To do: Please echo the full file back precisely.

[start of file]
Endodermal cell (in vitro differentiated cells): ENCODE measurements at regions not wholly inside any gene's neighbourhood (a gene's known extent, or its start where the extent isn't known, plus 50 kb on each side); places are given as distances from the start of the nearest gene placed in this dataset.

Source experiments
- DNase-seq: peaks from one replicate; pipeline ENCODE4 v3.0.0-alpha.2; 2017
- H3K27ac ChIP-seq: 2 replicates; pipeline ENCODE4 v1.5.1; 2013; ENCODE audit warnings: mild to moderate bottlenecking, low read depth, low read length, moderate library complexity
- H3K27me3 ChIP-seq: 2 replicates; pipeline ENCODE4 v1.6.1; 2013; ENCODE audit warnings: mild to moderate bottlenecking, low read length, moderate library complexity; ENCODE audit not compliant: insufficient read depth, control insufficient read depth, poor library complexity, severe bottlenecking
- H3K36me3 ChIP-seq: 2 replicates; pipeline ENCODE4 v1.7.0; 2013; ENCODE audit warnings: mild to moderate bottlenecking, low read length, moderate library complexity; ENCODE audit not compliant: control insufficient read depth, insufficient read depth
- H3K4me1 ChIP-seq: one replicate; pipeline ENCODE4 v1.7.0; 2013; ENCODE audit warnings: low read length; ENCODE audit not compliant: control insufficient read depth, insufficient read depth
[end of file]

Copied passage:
Endodermal cell (in vitro differentiated cells): ENCODE measurements at regions not wholly inside any gene's neighbourhood (a gene's known extent, or its start where the extent isn't known, plus 50 kb on each side); places are given as distances from the start of the nearest gene placed in this dataset.

Source experiments
- DNase-seq: peaks from one replicate; pipeline ENCODE4 v3.0.0-alpha.2; 2017
- H3K27ac ChIP-seq: 2 replicates; pipeline ENCODE4 v1.5.1; 2013; ENCODE audit warnings: mild to moderate bottlenecking, low read depth, low read length, moderate library complexity
- H3K27me3 ChIP-seq: 2 replicates; pipeline ENCODE4 v1.6.1; 2013; ENCODE audit warnings: mild to moderate bottlenecking, low read length, moderate library complexity; ENCODE audit not compliant: insufficient read depth, control insufficient read depth, poor library complexity, severe bottlenecking
- H3K36me3 ChIP-seq: 2 replicates; pipeline ENCODE4 v1.7.0; 2013; ENCODE audit warnings: mild to moderate bottlenecking, low read length, moderate library complexity; ENCODE audit not compliant: control insufficient read depth, insufficient read depth
- H3K4me1 ChIP-seq: one replicate; pipeline ENCODE4 v1.7.0; 2013; ENCODE audit warnings: low read length; ENCODE audit not compliant: control insufficient read depth, insufficient read depth